The story of two brothers in the air con­di­tion­ing in­dus­try in post-war Toronto, Clyde Fans is typ­i­cally Sethian in its mix­ture of bit­ter­sweet nos­tal­gia and his gim­let-eyed ac­count of hu­man dys­func­tion. The art, as ever, is sub­lime.

The fact that he has been work­ing on it for 20 years is tes­ta­ment to the com­mit­ment re­quired of graphic nov­el­ists. The same can be said for Jaime Her­nan­dez. The co-cre­ator of Love & Rock­ets, Her­nan­dez’s Is This How You See Me? is the lat­est in­stal­ment in the life of Mag­gie and Hopey, the Latina punks now well into mid­dle age. Her­nan­dez has been chron­i­cling their lives since the early 1980s and the re­sult is an on­go­ing comic book come­die hu­maine, and one of the great achieve­ments of the graphic form.

March also sees the nov­el­ist Mar­garet At­wood, long a sup­porter of the comics form, team up with artist Re­nee Nault to of­fer a graphic ver­sion of her fa­mous novel The Hand­maid’s Tale (Jonathan Cape).

MAY AS

well as the British Mu­seum’s manga ex­hi­bi­tion, May also sees Lon­don’s House of Il­lus­tra­tion mount an ex­hi­bi­tion of the work of British car­toon­ist Posy Sim­monds. Sim­monds has long been some­thing of a na­tional trea­sure for her work in the Guardian and this ex­hi­bi­tion is a cel­e­bra­tion of her tal­ent for af­fec­tion­ate satire. It is ac­com­pa­nied by a new book writ­ten by comics his­to­rian and ad­vo­cate Paul Gravett to be pub­lished by Thames & Hud­son.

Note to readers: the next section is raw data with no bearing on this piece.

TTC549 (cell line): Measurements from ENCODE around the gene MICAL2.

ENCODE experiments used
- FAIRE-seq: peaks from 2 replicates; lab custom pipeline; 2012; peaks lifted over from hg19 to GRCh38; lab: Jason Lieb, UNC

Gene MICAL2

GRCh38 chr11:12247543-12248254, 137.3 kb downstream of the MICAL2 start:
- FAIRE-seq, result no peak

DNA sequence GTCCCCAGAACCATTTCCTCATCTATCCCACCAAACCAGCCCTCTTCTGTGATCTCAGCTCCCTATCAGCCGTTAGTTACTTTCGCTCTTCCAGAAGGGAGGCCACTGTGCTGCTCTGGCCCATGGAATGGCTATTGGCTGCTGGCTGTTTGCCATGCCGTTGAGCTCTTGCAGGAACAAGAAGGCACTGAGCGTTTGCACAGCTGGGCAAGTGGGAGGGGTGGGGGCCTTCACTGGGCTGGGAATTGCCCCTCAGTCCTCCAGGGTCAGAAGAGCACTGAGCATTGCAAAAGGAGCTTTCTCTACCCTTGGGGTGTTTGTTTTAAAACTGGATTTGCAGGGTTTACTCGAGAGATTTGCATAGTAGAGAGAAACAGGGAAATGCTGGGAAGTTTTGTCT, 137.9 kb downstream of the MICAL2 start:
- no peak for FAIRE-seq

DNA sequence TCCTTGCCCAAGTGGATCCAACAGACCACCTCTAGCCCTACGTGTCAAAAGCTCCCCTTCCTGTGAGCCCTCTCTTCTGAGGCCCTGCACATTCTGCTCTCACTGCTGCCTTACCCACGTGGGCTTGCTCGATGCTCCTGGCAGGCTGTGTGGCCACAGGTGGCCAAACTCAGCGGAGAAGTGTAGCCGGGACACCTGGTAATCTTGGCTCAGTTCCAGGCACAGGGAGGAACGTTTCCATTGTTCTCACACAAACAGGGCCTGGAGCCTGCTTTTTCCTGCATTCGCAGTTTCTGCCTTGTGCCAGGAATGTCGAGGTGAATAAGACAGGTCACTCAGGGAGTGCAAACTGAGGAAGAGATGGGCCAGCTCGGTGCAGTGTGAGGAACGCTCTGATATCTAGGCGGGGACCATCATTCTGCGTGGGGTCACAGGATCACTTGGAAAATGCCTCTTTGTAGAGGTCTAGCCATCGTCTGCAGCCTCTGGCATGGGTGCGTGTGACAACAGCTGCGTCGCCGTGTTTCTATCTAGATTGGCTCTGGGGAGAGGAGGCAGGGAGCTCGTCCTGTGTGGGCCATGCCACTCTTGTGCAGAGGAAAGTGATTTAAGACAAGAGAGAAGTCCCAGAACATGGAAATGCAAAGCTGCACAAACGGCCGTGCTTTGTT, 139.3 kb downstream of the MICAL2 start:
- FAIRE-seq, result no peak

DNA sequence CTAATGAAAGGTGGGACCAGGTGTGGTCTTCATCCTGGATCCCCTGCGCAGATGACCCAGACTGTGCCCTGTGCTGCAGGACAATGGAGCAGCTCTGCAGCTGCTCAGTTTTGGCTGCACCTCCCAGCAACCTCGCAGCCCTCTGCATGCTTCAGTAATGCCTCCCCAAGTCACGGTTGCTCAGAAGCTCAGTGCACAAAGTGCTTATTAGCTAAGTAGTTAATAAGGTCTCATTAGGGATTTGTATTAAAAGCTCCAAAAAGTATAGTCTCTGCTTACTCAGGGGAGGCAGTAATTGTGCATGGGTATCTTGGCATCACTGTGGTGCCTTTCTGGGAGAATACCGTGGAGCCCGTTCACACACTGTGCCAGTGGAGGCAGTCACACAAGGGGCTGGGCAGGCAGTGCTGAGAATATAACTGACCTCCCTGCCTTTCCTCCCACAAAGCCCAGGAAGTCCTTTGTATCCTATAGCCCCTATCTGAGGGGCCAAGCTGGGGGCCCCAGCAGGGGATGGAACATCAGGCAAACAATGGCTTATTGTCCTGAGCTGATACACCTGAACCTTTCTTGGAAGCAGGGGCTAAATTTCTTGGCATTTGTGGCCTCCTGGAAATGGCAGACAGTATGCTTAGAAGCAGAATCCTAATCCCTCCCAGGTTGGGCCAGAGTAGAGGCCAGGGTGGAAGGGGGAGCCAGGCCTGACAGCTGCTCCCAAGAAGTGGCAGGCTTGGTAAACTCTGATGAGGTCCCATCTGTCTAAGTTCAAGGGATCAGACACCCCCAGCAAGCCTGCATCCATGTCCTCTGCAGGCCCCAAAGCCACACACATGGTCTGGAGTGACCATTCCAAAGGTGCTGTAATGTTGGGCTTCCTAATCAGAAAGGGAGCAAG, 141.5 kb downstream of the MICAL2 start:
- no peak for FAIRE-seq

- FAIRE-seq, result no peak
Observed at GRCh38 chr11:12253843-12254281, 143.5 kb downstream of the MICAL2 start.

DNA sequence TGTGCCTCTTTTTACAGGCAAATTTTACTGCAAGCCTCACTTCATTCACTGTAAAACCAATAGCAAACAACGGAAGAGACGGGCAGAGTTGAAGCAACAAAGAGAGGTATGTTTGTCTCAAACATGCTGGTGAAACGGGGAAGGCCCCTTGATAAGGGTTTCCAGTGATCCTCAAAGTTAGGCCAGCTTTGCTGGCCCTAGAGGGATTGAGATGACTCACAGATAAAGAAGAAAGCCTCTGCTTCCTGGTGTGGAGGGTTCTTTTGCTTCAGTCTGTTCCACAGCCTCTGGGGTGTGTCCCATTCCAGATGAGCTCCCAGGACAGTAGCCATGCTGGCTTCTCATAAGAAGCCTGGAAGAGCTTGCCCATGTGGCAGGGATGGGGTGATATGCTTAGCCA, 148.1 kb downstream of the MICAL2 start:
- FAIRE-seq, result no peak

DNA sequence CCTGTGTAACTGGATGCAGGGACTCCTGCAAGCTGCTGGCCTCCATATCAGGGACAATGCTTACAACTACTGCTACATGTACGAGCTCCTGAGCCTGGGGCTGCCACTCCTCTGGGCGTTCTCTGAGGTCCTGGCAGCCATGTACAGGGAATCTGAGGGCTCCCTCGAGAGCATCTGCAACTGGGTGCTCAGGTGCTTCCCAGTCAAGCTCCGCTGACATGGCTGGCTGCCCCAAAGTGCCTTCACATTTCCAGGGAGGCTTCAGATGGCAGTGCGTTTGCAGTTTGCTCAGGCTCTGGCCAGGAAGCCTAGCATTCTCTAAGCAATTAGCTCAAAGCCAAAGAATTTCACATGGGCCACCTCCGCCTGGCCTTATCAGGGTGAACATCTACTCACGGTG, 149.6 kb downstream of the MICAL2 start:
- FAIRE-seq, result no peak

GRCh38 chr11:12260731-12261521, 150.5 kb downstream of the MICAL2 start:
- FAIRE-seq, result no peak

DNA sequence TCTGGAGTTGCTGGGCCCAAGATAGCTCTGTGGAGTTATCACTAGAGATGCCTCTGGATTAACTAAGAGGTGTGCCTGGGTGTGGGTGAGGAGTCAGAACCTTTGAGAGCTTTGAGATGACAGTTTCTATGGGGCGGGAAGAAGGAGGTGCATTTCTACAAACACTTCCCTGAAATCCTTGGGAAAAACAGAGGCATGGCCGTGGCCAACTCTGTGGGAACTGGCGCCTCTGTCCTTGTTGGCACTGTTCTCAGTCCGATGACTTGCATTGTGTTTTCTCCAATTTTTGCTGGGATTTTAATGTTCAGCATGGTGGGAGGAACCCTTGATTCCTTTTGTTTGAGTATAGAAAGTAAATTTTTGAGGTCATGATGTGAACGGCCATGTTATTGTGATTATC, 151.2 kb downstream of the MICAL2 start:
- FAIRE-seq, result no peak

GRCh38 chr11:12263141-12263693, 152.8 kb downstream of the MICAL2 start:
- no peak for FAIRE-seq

JUNE MAR­GAUX

Motin, who has been called the French Posy Sim­monds, re­turns with Plate Tec­ton­ics, pub­lished by Boom! It’s the first English trans­la­tion of her work since Self­made­hero pub­lished But I Re­ally Wanted To Be An An­thro­pol­o­gist way back in 2012. Plate Tec­ton­ics is an ac­count of life as a sin­gle thir­tysome­thing mother. If Sharon Hor­gan did comics, they might look like this.

It is worth re­mem­ber­ing that just over two decades ago Mar­vel Comics was fil­ing for bank­ruptcy

SEPTEM­BER AN­OTHER

big hit­ter re­turns in the au­tumn when Chris Ware’s Rusty Brown strips are gath­ered to­gether by Jonathan Cape. Ware, cre­ator of Build­ing Sto­ries and Jimmy Cor­ri­gan, has been work­ing on the story for 20 years. It is about a young Amer­i­can boy and a mid­dle-aged man ob­sessed with ac­tion fig­ures. Like Seth, Ware’s work is both bit­ter­sweet and painfully hon­est. It also is beau­ti­fully crafted.

NOVEM­BER FI­NALLY,

Myr­iad Edi­tions is promis­ing us Bil­lion­aires, a new book from British car­toon­ist Dar­ryl Cun­ning­ham. Cun­ning­ham’s Su­per­crash was one of the most ac­ces­si­ble ex­am­i­na­tions of the fi­nan­cial crash so this book about the su­per rich should be a use­ful primer for those who want to know more about those at the top of the fi­nan­cial food chain. Ex­pect it to leave you fum­ing though.

„ Far left, Clyde Fans, by Cana­dian car­toon­ist Seth, while above is Plate Tec­ton­ics by French il­lus­tra­tor Mar­gaux Motin and left is Amer­i­can car­toon­ist Peter Bagge’s Cre­dio.